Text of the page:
Professor of Physics Greg Voth, at right, will teach a new course, CIS 170, Introduction to Engineering and Design, as part of Wesleyan’s new Interdisciplinary minor in Integrated Design, Engineering, and Applied Sciences.
Amid rising student interest, Wesleyan has announced a new interdisciplinary minor in Integrated Design, Engineering, and Applied Sciences (IDEAS), beginning in 2017-18. It will be hosted within the College of Integrative Sciences (CIS).
The IDEAS minor will introduce foundational skills in engineering and design, and bring together existing arts, design, and applied science courses to create a more formal structure to guide students interested in these fields.
According to Professor of Physics Francis Starr, a co-proposer of the minor and director of the CIS, “The new minor plays into Wesleyan’s unique capabilities and dovetails with Wesleyan’s commitment to prepare students for the challenges facing society today. Our aim is to provide students with practical design and problem solving skills, coupled with the context to understand the social and cultural implications of their work.” The minor passed the Educational Policy Committee (EPC) in April.
Wesleyan is at the forefront of an emerging approach in academia
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The Board of Trustees recently conferred tenure to two Wesleyan faculty and promoted five faculty to full professor. Their promotions take effect July 1.
Victoria Pitts-Taylor, professor of feminist, gender and sexuality studies, and Charles Sanislow, associate professor of psychology, will receive tenure. Pitts-Taylor will join Wesleyan as a new faculty members and chair of the FGSS program on the same date.
They join four other faculty members who were awarded tenure earlier this spring.
Those promoted to full professor are Martha Gilmore, professor of earth and environmental sciences; Yuri Kordonsky, professor of theater; James Lipton, professor of mathematics and computer sciences; Brian Stewart, professor of physics; and Greg Voth, professor of physics.
Brief descriptions of their areas of research and teaching are below:
Pitts-Taylor will offer courses in feminist science studies, gender theory, and interdisciplinary body studies.
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Guy Geyer Marcus ’13
Guy Geyer Marcus ’13 has won the Leroy Apker award for the American Physical Society, the highest prize offered in the United States for an undergraduate thesis in physics.
Marcus is the second Wesleyan student to win the prize in three years; Wade Hsu ’10 also claimed the prestigious award. In 2008, Gim Seng Ng ’08 was a finalist for the Apker.
“This achievement naturally highlights the quality and seriousness of our undergraduates and our undergraduate program,” said Physics Department Chair Brian Stewart.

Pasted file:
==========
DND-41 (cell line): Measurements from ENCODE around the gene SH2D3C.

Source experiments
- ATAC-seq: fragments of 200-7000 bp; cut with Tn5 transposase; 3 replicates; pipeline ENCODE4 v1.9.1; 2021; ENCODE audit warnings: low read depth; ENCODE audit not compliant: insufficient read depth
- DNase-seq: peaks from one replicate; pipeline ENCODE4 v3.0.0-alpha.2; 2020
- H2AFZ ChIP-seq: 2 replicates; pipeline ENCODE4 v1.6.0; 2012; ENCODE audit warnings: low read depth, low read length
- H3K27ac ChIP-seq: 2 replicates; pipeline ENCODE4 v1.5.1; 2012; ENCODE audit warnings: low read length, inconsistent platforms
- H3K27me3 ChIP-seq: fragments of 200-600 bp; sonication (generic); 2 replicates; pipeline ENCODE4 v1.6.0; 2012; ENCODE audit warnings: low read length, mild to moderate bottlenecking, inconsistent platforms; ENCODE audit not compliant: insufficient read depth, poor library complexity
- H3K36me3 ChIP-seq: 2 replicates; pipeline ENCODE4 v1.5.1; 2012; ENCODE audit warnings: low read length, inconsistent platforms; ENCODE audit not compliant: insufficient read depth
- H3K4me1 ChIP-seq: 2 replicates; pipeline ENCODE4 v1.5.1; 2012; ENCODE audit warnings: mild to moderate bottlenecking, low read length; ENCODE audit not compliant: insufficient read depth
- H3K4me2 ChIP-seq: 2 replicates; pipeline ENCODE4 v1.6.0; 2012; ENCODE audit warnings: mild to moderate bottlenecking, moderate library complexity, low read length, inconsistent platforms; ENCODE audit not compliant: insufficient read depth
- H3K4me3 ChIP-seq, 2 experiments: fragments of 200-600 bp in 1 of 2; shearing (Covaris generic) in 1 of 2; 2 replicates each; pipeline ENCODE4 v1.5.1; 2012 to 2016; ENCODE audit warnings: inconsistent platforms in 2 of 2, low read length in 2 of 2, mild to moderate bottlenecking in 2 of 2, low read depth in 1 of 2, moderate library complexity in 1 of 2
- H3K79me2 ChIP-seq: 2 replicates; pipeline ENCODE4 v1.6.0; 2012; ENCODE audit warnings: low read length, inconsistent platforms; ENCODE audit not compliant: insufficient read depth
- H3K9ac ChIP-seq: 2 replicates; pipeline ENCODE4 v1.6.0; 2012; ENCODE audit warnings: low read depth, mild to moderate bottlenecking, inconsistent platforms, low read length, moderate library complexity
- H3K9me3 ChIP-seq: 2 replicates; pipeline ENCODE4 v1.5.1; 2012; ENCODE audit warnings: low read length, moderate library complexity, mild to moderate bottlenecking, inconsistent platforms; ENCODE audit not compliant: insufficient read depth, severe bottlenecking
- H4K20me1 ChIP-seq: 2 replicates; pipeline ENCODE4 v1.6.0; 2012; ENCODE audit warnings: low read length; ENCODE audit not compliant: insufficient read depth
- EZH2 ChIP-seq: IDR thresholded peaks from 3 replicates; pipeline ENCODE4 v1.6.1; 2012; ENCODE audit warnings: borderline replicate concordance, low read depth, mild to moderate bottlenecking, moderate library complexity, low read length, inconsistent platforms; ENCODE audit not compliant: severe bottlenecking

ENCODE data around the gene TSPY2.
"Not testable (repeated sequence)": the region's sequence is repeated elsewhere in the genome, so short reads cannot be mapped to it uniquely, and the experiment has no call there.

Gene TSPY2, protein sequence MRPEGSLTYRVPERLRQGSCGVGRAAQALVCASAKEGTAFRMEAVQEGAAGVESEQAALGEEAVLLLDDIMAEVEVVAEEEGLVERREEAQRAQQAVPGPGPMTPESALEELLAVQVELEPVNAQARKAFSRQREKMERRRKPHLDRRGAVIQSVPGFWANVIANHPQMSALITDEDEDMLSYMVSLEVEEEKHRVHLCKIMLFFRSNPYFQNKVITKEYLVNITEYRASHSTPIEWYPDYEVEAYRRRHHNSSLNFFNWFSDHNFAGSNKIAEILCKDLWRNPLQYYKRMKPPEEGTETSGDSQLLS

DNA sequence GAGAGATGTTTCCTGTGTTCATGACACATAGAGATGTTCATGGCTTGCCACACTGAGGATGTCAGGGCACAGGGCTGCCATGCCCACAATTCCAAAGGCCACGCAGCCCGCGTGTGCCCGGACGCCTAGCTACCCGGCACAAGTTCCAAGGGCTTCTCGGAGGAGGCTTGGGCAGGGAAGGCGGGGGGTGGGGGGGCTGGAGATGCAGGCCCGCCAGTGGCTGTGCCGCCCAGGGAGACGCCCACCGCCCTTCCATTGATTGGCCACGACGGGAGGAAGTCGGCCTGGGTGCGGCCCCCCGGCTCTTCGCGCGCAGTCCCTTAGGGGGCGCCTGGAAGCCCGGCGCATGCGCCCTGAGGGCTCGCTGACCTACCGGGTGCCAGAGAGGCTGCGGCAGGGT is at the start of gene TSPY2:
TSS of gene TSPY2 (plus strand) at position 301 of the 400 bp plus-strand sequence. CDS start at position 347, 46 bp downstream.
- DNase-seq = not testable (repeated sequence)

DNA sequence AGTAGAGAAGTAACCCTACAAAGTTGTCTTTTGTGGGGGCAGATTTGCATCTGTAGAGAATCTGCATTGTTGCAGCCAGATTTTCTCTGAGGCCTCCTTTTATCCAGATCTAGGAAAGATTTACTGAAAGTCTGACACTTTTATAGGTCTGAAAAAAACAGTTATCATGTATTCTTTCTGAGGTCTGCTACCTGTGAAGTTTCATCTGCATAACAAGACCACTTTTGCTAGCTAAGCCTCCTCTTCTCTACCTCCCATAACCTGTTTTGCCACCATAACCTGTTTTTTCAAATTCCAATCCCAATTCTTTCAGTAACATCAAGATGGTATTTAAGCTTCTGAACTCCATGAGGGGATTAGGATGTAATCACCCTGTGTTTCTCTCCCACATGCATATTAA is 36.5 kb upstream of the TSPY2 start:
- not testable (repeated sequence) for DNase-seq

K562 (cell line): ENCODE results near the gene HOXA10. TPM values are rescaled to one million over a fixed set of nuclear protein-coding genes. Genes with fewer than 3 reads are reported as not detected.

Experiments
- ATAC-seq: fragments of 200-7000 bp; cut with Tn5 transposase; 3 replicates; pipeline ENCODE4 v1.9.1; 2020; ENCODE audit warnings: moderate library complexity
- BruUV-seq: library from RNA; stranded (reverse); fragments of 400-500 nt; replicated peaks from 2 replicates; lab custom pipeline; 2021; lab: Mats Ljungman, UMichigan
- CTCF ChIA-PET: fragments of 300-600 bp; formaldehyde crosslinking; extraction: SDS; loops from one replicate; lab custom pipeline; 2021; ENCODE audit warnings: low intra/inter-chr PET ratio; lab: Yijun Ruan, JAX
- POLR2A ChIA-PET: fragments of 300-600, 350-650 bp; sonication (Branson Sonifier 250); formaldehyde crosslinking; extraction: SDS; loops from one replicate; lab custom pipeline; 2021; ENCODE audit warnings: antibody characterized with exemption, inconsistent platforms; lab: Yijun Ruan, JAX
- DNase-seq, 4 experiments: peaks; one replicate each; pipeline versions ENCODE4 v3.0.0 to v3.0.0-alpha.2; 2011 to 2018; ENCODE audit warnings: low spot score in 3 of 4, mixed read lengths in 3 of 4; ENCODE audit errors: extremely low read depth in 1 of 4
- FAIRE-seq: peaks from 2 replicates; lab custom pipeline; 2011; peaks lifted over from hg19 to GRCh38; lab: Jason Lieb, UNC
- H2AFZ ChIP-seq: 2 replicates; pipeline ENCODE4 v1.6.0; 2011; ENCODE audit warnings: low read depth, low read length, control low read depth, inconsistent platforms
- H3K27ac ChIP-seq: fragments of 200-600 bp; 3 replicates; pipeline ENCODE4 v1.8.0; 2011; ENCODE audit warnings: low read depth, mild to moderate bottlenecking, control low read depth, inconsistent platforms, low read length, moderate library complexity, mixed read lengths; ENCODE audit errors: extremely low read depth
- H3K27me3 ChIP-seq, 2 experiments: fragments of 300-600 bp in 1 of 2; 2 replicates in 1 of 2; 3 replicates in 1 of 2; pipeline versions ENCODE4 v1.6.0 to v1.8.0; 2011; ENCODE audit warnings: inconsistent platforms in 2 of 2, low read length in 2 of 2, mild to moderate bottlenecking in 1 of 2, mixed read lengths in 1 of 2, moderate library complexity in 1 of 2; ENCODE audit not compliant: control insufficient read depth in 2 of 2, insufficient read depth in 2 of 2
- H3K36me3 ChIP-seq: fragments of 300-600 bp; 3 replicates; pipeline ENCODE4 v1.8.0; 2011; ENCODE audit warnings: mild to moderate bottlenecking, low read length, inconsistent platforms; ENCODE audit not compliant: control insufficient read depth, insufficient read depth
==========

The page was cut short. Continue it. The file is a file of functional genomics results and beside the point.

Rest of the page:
Marcus’ Wesleyan advisor was Greg Voth, associate professor of physics.
Marcus is working toward a Ph.D in theoretical physics at Johns Hopkins University. His prizewinning thesis was titled: “Rotational Dynamics of Anisotropic Particles in Turbulence: Measurements of Lagrangian Vorticity and the Effects of Alignment with the Velocity Gradient.”
He also received a Goldwater Honorable Mention award and a Wickham Scholarship for his research in 2011.
Greg Voth, associate professor of physics, received a grant worth $300,000 from the National Science Foundation’s Material Research division to support his study on “Rod Dynamics in Turbulence: Simultaneous 3D measurements of Anisotropic Particles and Velocity Fields” through May 31, 2015.
In a wide range of natural and industrial situations, turbulent flows carry particulate material. For example, clouds are turbulent flows containing water droplets and ice crystals. Papermaking uses turbulent suspensions of fibers. If the particles are spheres, there are a variety of tools available for measuring their motion. But usually the particles are not spheres, and the movement and rotations of non-spherical particles have never before been measured as they are carried by a turbulent flow. Voth’s project will develop experimental tools to make these measurements. Particle rotations are of particular interest because their statistics are expected to be similar in all turbulent flows, and measurements can be compared with theoretical predictions for the universal properties of turbulence. This work seeks to establish a clear understanding of the fundamental characteristics of non-spherical particle motion in laboratory turbulent flows that can be used to understand more complex applications such as icy clouds and papermaking. Education and research training are central to this project, which will support the mentoring of undergraduates, graduate students, and a postdoctoral scientist, as well as training K-12 educators in physical science.
Greg Voth studies turbulent fluid flows and flows of granular materials.
This issue, we ask “5 Questions” of Greg Voth, associate professor of physics.
Q: Professor Voth, what are your primary areas of research and how did you become involved in them?
A: My research group studies turbulent fluid flows and flows of granular materials. These complex systems have a wide range of environmental and industrial applications, but fundamental understanding of these systems has been held back because of the difficulty of measuring rapidly changing flow fields. Advances in high speed digital imaging over the past two decades have opened new ways to measure the trajectories of particles transported by these flows. I started studying turbulence during my graduate research in the mid 1990s, at Cornell Univ. There we built our own high speed imagers out of silicon strip detectors that had been designed for detecting sub-atomic particles in high-energy physics
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